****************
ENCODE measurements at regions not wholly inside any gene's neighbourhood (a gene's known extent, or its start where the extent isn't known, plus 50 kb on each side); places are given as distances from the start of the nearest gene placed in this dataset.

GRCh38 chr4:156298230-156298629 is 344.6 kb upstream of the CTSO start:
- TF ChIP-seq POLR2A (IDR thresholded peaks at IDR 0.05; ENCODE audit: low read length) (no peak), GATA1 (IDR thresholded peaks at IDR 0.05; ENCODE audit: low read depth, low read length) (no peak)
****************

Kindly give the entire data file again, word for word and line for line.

ENCODE measurements at regions not wholly inside any gene's neighbourhood (a gene's known extent, or its start where the extent isn't known, plus 50 kb on each side); places are given as distances from the start of the nearest gene placed in this dataset.

GRCh38 chr4:156298230-156298629 is 344.6 kb upstream of the CTSO start:
- TF ChIP-seq POLR2A (IDR thresholded peaks at IDR 0.05; ENCODE audit: low read length) (no peak), GATA1 (IDR thresholded peaks at IDR 0.05; ENCODE audit: low read depth, low read length) (no peak)